Cubs and White Sox face tricky builds
It's as if the White Sox and Cubs stared into the same abyss, at the same time, and reached the same conclusion, from both ends of Chicago.
A year from now, Carlos Zambrano will be gone from the Cubs, one way or another, Ryan Dempster's current contract will have expired and Randy Wells will have shown whether he's worth an investment or, perhaps, a non-tender. Andrew Cashner will be brought along, but the Cubs aren't sure whether his future will be in the rotation or in the bullpen, and behind him, there isn't a lot of starting pitching in the minor league pipeline.
Mark Buehrle is gone from the White Sox, and a year from now, Jake Peavy's contract will have expired. And -- stop me if you've heard this before -- there isn't a lot of starting pitching in Chicago's minor league pipeline, which is why they swapped Sergio Santos for Nestor Molina, a prospect who could be a No. 2-type starter or a No. 4-type starter, depending on which scout is speaking.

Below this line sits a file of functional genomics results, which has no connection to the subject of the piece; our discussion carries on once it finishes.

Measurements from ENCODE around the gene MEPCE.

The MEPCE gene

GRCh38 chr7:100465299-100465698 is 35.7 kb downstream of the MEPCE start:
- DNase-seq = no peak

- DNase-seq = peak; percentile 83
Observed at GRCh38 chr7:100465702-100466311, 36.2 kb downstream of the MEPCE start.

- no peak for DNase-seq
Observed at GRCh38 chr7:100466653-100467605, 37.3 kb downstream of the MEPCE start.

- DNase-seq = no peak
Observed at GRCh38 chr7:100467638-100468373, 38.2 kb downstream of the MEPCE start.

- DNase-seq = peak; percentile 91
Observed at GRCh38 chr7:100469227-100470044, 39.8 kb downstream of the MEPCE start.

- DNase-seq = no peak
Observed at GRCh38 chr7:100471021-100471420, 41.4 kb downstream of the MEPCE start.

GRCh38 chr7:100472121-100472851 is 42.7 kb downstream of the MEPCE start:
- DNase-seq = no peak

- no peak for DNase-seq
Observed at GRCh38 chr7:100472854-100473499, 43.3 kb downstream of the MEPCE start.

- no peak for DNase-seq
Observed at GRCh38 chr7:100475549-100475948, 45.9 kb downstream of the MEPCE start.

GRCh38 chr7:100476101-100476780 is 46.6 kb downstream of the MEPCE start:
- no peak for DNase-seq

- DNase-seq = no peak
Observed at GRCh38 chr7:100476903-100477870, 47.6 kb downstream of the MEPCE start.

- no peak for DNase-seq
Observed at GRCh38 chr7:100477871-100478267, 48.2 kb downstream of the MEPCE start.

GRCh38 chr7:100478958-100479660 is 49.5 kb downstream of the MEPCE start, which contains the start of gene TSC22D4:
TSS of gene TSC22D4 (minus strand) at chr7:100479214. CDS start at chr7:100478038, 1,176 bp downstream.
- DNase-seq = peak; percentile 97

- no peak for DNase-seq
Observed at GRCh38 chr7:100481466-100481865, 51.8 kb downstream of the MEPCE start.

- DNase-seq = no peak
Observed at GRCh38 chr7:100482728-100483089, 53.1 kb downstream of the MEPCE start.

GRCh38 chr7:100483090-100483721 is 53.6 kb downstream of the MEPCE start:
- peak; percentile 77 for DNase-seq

The Cubs need starting pitching for 2013 -- as do the White Sox -- and this is why both teams made investments in their rotations within the same 24-hour news cycle this week.
The White Sox had talked about a three-year deal with John Danks in the past, a deal along the lines of the three-year, $35 million deal that Chad Billingsley signed with the Dodgers. When that effort failed, they then put Danks on the trade market, looking for a huge package for the left-hander -- a deal along the same lines that the Colorado Rockies got for Ubaldo Jimenez, in the eyes of one evaluator. But the White Sox developed very little traction in these talks, primarily because Danks was a year away from free agency. As teams have learned, the trade value of anyone less than two years from free agency -- whether it's Prince Fielder or Johan Santana -- plummets dramatically. If you're a Mat Latos or a Gio Gonzalez and you're four years away from free agency, yes, you'll generate significant offers. But Danks wasn't seen the same way. The White Sox were taken aback by how lukewarm the interest in Danks was, says one executive.
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